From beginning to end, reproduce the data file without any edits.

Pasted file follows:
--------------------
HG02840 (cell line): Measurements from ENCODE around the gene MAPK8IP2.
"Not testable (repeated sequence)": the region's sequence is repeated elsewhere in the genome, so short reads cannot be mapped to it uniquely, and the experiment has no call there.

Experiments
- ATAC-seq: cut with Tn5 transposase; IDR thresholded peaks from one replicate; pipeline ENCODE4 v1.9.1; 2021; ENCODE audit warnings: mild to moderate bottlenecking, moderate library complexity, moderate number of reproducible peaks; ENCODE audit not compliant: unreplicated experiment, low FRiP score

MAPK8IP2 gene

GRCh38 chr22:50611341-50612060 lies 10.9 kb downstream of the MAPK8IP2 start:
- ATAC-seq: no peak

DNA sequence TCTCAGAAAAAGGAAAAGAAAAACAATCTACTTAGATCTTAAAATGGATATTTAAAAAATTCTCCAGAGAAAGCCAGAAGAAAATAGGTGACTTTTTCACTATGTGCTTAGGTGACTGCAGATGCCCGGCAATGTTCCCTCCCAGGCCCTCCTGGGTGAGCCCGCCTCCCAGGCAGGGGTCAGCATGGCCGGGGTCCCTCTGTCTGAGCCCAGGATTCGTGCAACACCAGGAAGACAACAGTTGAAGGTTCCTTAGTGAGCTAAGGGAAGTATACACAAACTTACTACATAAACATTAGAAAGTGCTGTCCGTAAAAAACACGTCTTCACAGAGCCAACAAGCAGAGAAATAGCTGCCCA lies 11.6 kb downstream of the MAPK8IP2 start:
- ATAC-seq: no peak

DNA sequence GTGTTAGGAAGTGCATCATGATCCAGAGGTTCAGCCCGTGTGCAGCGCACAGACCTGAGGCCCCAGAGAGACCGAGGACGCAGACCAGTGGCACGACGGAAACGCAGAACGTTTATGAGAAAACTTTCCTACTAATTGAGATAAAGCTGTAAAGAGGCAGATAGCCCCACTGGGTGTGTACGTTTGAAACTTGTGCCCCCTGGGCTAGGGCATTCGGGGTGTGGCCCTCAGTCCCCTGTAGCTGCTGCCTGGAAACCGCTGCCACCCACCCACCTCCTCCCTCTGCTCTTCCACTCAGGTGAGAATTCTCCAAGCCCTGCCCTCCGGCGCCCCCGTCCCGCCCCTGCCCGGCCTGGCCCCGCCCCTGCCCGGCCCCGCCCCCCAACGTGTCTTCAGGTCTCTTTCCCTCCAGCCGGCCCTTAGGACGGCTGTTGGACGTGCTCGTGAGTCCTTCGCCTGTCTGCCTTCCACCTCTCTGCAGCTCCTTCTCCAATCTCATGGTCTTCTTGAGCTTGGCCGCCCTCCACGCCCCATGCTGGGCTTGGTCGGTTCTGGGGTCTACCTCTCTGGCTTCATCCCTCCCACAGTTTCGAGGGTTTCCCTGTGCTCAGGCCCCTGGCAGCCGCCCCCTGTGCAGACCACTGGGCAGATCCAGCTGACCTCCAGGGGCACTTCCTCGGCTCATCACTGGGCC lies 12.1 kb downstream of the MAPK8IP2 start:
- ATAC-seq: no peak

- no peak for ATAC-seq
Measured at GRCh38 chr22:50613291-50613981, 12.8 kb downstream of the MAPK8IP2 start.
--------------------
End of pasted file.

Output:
HG02840 (cell line): Measurements from ENCODE around the gene MAPK8IP2.
"Not testable (repeated sequence)": the region's sequence is repeated elsewhere in the genome, so short reads cannot be mapped to it uniquely, and the experiment has no call there.

Experiments
- ATAC-seq: cut with Tn5 transposase; IDR thresholded peaks from one replicate; pipeline ENCODE4 v1.9.1; 2021; ENCODE audit warnings: mild to moderate bottlenecking, moderate library complexity, moderate number of reproducible peaks; ENCODE audit not compliant: unreplicated experiment, low FRiP score

MAPK8IP2 gene

GRCh38 chr22:50611341-50612060 lies 10.9 kb downstream of the MAPK8IP2 start:
- ATAC-seq: no peak

DNA sequence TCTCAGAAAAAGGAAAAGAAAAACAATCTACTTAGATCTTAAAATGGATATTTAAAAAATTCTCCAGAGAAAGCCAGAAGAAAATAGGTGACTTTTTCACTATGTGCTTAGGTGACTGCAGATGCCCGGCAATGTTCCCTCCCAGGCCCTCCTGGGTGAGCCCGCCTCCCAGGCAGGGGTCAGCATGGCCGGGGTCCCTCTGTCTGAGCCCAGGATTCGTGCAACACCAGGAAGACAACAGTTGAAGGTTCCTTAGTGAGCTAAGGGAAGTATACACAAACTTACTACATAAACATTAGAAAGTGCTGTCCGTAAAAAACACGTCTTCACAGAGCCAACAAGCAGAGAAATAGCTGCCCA lies 11.6 kb downstream of the MAPK8IP2 start:
- ATAC-seq: no peak

DNA sequence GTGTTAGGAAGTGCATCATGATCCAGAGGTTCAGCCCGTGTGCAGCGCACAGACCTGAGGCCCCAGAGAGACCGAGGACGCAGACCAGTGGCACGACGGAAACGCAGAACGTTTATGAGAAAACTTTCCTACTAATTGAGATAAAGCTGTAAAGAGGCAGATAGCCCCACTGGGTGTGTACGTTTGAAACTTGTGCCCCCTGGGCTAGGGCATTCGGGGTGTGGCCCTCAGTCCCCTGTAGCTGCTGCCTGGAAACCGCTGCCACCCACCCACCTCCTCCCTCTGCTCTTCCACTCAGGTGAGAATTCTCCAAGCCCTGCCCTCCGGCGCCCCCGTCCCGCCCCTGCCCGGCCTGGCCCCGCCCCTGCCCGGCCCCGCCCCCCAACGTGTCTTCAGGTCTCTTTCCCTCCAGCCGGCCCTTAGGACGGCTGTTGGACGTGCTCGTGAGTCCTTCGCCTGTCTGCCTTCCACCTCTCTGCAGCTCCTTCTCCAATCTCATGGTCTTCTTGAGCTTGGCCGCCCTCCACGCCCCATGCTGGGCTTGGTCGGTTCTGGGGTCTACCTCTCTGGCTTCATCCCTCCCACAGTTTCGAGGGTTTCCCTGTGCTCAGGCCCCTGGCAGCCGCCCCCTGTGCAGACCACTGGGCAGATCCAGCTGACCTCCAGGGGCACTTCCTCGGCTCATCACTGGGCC lies 12.1 kb downstream of the MAPK8IP2 start:
- ATAC-seq: no peak

- no peak for ATAC-seq
Measured at GRCh38 chr22:50613291-50613981, 12.8 kb downstream of the MAPK8IP2 start.